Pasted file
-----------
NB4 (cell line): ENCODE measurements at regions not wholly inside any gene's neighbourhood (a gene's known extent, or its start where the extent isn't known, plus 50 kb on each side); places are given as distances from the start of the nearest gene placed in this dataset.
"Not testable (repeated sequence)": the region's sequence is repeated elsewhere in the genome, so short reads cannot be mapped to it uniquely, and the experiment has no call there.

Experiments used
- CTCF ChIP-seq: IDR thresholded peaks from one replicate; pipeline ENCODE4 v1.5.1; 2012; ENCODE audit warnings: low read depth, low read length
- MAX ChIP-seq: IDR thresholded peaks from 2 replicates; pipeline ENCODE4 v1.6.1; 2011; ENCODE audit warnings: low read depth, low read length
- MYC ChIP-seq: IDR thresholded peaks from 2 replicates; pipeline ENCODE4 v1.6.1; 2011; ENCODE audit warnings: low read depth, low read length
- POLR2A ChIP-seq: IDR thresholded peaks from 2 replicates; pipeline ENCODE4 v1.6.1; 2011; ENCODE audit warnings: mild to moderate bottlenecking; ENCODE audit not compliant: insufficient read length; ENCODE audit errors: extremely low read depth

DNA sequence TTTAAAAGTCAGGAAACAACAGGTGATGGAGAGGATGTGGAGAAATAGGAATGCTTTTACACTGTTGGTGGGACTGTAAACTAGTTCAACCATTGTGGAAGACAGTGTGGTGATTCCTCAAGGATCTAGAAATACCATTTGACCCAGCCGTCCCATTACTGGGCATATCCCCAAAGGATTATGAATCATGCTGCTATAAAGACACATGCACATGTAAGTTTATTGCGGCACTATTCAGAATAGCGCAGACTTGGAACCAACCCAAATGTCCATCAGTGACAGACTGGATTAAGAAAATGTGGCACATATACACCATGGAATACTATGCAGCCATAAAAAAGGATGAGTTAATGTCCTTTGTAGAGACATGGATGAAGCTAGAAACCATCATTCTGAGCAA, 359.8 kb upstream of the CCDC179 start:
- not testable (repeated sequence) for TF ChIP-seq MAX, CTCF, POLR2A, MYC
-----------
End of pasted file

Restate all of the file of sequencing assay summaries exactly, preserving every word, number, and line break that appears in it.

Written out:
NB4 (cell line): ENCODE measurements at regions not wholly inside any gene's neighbourhood (a gene's known extent, or its start where the extent isn't known, plus 50 kb on each side); places are given as distances from the start of the nearest gene placed in this dataset.
"Not testable (repeated sequence)": the region's sequence is repeated elsewhere in the genome, so short reads cannot be mapped to it uniquely, and the experiment has no call there.

Experiments used
- CTCF ChIP-seq: IDR thresholded peaks from one replicate; pipeline ENCODE4 v1.5.1; 2012; ENCODE audit warnings: low read depth, low read length
- MAX ChIP-seq: IDR thresholded peaks from 2 replicates; pipeline ENCODE4 v1.6.1; 2011; ENCODE audit warnings: low read depth, low read length
- MYC ChIP-seq: IDR thresholded peaks from 2 replicates; pipeline ENCODE4 v1.6.1; 2011; ENCODE audit warnings: low read depth, low read length
- POLR2A ChIP-seq: IDR thresholded peaks from 2 replicates; pipeline ENCODE4 v1.6.1; 2011; ENCODE audit warnings: mild to moderate bottlenecking; ENCODE audit not compliant: insufficient read length; ENCODE audit errors: extremely low read depth

DNA sequence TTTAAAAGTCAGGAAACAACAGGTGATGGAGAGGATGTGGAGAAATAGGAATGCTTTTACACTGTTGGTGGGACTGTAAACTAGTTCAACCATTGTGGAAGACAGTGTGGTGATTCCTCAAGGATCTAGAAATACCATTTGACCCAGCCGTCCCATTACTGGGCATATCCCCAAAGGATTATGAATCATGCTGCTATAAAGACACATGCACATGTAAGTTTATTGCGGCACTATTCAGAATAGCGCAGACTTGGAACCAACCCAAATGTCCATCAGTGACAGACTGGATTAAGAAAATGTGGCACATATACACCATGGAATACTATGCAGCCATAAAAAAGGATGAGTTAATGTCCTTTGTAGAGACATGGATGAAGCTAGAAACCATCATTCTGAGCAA, 359.8 kb upstream of the CCDC179 start:
- not testable (repeated sequence) for TF ChIP-seq MAX, CTCF, POLR2A, MYC